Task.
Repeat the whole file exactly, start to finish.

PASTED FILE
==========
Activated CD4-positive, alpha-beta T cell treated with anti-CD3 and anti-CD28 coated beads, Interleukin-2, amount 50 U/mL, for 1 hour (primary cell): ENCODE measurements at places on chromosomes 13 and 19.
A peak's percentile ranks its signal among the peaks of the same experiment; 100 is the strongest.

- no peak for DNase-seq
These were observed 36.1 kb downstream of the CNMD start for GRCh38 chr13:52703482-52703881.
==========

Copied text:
Activated CD4-positive, alpha-beta T cell treated with anti-CD3 and anti-CD28 coated beads, Interleukin-2, amount 50 U/mL, for 1 hour (primary cell): ENCODE measurements at places on chromosomes 13 and 19.
A peak's percentile ranks its signal among the peaks of the same experiment; 100 is the strongest.

- no peak for DNase-seq
These were observed 36.1 kb downstream of the CNMD start for GRCh38 chr13:52703482-52703881.